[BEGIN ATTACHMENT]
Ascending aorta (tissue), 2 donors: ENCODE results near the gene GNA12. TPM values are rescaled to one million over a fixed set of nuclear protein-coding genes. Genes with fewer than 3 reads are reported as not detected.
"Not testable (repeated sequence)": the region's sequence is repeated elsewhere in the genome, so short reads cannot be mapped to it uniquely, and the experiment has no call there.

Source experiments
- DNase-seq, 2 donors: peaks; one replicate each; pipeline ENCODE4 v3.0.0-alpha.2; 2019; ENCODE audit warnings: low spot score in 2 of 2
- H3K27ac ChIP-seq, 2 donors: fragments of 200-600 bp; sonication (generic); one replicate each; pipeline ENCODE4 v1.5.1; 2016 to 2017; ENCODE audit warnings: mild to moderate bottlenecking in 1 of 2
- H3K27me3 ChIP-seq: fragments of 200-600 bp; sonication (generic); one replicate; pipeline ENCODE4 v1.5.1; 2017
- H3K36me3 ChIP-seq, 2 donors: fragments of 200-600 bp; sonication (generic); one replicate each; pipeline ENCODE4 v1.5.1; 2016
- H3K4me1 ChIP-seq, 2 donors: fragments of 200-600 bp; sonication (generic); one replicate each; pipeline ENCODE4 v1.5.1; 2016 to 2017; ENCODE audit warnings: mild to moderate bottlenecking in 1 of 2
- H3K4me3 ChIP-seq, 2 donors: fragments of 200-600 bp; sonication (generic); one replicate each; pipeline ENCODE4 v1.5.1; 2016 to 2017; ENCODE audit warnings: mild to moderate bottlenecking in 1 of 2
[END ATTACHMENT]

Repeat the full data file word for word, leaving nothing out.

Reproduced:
Ascending aorta (tissue), 2 donors: ENCODE results near the gene GNA12. TPM values are rescaled to one million over a fixed set of nuclear protein-coding genes. Genes with fewer than 3 reads are reported as not detected.
"Not testable (repeated sequence)": the region's sequence is repeated elsewhere in the genome, so short reads cannot be mapped to it uniquely, and the experiment has no call there.

Source experiments
- DNase-seq, 2 donors: peaks; one replicate each; pipeline ENCODE4 v3.0.0-alpha.2; 2019; ENCODE audit warnings: low spot score in 2 of 2
- H3K27ac ChIP-seq, 2 donors: fragments of 200-600 bp; sonication (generic); one replicate each; pipeline ENCODE4 v1.5.1; 2016 to 2017; ENCODE audit warnings: mild to moderate bottlenecking in 1 of 2
- H3K27me3 ChIP-seq: fragments of 200-600 bp; sonication (generic); one replicate; pipeline ENCODE4 v1.5.1; 2017
- H3K36me3 ChIP-seq, 2 donors: fragments of 200-600 bp; sonication (generic); one replicate each; pipeline ENCODE4 v1.5.1; 2016
- H3K4me1 ChIP-seq, 2 donors: fragments of 200-600 bp; sonication (generic); one replicate each; pipeline ENCODE4 v1.5.1; 2016 to 2017; ENCODE audit warnings: mild to moderate bottlenecking in 1 of 2
- H3K4me3 ChIP-seq, 2 donors: fragments of 200-600 bp; sonication (generic); one replicate each; pipeline ENCODE4 v1.5.1; 2016 to 2017; ENCODE audit warnings: mild to moderate bottlenecking in 1 of 2